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Beyond Coding: Relationship Building for Developers

Beyond Coding: Relationship Building for Developers

Forging a successful career as a developer in today's technology sector goes far beyond what you type into your keyboard. 

In light of our upcoming Code Writers Workshop in Seattle on April 28th, let's take a closer look at one of the most powerful skills for developers looking to advance their career: Relationship building.

The truth is, even if you write flawless code, long-term career success as a developer depends heavily on the rapport, trust, and respect you've built with others in the industry. 

But the old adage, "It’s not what you know, it’s who you know" is a little too simplistic. In fact, it's not about having a huge list of contacts you never communicate with--it's about nurturing genuine, long-term relationships.

Benefits of Business Relationships

Creating and maintaining strong connections with others offers several unique benefits:

Finding career opportunities. This is the most obvious benefit of a robust network. Maintaining your network affords you access to career opportunities that will never be seen in any job ad. Additionally, such opportunities may come with a referral - a distinct advantage in a competitive market. 

Access to advice. A strong network can act like a think tank, offering you the chance to tap into the expertise of those with the answers you seek. You may even find mentors that offer an additional boost to your career. 

Identifying potential partners and co-workers. Building business relationships is a marathon, not a sprint. The contact you make today could be a future business partner, coworker or even an employee.

Creating new relationships from existing ones. Relationship building, when done correctly, can be a self-sustaining process. Making genuine connections with others can often lead to new contacts, which spawn new relationships, and so on.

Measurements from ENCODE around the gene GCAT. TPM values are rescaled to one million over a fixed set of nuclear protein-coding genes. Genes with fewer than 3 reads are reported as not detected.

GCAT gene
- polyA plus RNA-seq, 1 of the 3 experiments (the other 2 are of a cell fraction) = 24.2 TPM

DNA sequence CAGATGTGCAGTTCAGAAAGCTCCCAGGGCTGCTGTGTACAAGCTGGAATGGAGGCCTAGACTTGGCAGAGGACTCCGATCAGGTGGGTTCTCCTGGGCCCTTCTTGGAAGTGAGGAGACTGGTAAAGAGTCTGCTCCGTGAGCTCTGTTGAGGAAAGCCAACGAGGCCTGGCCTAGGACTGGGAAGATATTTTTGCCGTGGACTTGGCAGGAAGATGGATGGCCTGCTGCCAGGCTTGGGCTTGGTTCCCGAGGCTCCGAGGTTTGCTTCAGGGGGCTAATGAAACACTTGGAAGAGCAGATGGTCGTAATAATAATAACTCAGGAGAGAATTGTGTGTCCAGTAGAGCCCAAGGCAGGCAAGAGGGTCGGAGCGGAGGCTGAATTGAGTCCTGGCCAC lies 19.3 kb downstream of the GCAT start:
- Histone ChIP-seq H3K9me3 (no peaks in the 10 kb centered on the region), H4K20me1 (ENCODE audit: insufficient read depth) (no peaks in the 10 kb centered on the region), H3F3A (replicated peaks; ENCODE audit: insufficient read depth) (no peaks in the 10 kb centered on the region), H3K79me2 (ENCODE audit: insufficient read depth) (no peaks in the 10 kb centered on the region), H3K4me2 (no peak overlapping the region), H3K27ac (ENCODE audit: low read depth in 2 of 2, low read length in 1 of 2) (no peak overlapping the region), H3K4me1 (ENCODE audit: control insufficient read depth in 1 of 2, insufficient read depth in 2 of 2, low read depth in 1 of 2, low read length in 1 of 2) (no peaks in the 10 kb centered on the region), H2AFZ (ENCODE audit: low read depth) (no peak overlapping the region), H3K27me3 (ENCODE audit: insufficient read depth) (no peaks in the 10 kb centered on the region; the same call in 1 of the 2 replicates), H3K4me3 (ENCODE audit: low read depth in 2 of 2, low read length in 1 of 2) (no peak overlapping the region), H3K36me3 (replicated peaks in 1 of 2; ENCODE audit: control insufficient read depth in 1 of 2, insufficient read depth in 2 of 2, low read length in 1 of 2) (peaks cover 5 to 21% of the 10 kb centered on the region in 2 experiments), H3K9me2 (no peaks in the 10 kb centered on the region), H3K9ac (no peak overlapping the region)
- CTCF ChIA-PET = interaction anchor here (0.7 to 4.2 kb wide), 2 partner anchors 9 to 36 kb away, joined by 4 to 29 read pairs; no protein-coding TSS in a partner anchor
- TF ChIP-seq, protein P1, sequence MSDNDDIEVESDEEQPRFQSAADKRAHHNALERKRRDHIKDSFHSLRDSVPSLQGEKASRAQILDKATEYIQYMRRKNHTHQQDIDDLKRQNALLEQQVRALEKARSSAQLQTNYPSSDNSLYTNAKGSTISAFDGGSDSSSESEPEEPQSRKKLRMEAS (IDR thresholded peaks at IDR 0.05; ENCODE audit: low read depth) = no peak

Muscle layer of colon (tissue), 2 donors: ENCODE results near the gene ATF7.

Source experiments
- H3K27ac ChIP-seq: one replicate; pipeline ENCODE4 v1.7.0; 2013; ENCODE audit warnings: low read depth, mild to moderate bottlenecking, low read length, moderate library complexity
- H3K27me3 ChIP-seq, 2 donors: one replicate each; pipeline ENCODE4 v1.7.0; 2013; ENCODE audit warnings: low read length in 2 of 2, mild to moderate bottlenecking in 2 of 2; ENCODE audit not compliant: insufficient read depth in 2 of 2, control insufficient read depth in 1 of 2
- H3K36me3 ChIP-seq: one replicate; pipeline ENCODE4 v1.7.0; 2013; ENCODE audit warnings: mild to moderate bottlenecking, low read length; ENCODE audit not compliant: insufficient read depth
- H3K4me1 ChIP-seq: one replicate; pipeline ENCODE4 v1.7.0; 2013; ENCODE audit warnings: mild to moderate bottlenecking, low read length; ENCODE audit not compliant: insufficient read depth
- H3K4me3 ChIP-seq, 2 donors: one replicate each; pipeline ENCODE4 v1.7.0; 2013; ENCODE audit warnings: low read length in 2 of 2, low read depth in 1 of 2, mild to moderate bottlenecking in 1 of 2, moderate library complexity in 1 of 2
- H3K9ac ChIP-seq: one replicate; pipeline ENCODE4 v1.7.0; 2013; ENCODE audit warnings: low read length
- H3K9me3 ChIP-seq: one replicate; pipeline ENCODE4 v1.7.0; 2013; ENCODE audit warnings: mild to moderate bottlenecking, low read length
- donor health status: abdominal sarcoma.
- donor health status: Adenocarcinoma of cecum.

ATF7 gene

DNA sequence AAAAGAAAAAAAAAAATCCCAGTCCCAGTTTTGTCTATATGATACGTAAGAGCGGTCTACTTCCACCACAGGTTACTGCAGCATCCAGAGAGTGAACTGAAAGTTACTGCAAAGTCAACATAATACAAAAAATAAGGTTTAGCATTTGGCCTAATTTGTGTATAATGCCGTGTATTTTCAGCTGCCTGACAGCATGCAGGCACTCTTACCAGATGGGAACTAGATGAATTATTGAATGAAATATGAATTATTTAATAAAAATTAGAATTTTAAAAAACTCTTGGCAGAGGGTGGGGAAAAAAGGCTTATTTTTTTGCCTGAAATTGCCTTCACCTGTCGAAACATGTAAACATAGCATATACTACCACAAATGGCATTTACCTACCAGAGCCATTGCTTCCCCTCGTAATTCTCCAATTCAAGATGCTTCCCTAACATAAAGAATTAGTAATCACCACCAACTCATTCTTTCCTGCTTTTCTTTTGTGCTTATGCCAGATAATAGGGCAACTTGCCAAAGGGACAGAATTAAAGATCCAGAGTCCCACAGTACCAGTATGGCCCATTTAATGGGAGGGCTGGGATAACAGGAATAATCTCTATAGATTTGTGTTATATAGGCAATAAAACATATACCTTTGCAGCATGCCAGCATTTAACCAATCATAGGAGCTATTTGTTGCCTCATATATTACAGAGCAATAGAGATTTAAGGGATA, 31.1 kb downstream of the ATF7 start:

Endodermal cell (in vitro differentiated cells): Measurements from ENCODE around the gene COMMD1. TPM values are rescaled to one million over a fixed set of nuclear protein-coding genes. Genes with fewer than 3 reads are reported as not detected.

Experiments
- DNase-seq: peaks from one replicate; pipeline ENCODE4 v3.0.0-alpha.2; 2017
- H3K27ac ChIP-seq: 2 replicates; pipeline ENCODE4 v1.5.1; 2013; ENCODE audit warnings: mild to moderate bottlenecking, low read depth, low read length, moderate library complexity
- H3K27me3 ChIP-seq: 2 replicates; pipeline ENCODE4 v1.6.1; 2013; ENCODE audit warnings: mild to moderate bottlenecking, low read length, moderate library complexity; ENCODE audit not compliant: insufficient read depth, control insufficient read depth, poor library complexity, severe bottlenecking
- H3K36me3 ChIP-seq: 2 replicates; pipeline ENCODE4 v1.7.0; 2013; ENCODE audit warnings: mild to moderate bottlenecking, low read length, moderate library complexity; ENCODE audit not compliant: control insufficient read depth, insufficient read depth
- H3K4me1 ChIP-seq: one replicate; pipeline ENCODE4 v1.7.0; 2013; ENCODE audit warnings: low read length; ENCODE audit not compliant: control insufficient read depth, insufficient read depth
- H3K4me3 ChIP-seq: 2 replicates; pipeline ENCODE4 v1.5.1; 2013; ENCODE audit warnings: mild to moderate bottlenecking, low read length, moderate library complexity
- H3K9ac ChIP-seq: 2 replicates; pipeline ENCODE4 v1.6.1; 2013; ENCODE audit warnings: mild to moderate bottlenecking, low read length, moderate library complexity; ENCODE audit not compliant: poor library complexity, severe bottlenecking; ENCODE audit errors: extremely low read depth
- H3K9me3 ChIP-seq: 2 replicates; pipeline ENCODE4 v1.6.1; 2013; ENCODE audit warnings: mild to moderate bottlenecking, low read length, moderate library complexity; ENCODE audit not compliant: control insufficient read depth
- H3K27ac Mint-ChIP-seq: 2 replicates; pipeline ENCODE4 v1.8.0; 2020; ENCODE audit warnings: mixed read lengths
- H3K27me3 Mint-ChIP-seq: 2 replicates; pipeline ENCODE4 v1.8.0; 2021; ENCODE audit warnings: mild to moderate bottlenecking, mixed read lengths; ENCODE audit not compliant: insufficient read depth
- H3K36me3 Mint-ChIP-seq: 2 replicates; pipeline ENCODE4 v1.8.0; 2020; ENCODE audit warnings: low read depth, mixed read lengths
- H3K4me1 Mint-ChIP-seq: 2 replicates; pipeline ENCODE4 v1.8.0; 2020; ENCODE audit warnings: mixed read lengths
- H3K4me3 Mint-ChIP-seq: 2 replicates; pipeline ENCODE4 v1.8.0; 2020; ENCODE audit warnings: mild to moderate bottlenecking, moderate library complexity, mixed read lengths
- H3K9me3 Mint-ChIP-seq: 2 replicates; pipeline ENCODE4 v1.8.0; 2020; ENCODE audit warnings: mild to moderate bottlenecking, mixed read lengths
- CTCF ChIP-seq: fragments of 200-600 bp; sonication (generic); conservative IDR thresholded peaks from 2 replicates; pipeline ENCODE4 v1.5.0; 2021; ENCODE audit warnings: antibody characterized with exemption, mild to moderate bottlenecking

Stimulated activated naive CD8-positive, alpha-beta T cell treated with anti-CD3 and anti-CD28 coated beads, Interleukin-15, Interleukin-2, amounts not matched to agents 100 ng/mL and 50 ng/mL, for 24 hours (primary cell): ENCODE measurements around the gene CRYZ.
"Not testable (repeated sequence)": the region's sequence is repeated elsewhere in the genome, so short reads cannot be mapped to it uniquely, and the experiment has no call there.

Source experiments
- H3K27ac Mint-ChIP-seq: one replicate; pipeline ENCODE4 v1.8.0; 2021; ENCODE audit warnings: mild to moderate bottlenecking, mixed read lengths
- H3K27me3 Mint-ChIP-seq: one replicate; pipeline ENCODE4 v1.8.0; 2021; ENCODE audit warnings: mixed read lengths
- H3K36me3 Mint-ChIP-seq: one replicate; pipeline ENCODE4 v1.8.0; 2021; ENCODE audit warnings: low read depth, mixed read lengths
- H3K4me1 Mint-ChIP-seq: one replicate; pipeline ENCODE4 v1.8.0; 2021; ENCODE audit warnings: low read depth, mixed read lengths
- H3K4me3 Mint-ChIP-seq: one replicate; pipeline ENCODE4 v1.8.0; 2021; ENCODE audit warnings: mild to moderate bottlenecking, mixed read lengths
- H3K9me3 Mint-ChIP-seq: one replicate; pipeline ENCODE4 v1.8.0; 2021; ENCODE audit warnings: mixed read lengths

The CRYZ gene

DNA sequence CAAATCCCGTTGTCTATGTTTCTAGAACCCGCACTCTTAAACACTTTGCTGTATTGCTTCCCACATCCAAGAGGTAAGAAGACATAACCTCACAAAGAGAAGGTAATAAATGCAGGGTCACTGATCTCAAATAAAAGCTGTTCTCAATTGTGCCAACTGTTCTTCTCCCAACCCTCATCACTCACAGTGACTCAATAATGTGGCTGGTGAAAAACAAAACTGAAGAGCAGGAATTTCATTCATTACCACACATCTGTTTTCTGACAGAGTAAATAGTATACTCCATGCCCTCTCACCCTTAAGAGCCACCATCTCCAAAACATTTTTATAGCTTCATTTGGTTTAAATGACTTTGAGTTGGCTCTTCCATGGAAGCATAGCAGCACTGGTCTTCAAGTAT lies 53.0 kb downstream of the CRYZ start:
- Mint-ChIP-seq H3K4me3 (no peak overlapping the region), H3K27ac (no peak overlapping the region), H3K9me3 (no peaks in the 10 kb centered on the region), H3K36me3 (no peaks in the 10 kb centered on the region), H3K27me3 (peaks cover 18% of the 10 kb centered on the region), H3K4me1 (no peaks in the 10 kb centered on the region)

Maintaining Strong Business Relationships

Building business relationships is one thing, but maintaining them over the long term is crucial to get the most out of them. Here are a few tips:

Stay connected. Not communicating with someone for a long period of time can alienate them from your network, meaning that they may be hesitant about helping you when you finally do make contact. It's important to check in with them every so often by phone, email or social media to let them know you're thinking of them. Better yet, say hello in person occassionally, whether at a professional event or over coffee to demonstrate that you value your relationship with them. 

Nurture authenticity and trust. Maintain a reputation for honesty, integrity and authenticity. Nothing erodes relationships like the impression that you might take advantage of someone. Being dependable and honest in all your dealings will strengthen your business relationships tremendously. 

Show genuine interest in others. One of the most basic methods for gaining respect in any relationship is to show interest in other people. Listen to what people have to say and be sincere in your interest. Ask questions and keep track of the stories they've shared with you.

Deliver results. Often you may need to show others that you can deliver before they will put in a good word for you. In this case, the concept of "under-promise / over-deliver" can be useful. Try to deliver early and take initiative to help in unexpected ways.

Focus on giving. Think about how you can help people in your network. By leading with value, you build trust and credibility, particularly early on in a relationship. The truth is, people are often more likely to return a favor than initiate one.

Quality over quantity. Not every contact you make will turn into a relationship. Relationship building is an investment of time and effort, so it's important that you invest wisely. Follow up with people you meet, and nurture the ones with whom you truly connect.


Developing a genuine rapport with others can open up opportunities that would be otherwise invisible. Perhaps that old adage should be reworded to reflect today’s reality: “It’s not who you know, it’s how well you know them.”

If you'd like to learn more about the power of relationship building and other career track strategies specifically tailored to developers, make sure you register today for the Code Writers Workshop happening on Friday, April 28th, 2017.

This one day, hands-on event will focus on career advancement, tech-centric leadership and team building, and current industry trends. You'll also have the opportunity to meet speakers from leading Seattle companies and network with some of our community’s most innovative engineers and thought leaders.

Register today:

Development, Codewriters, Seattle, Career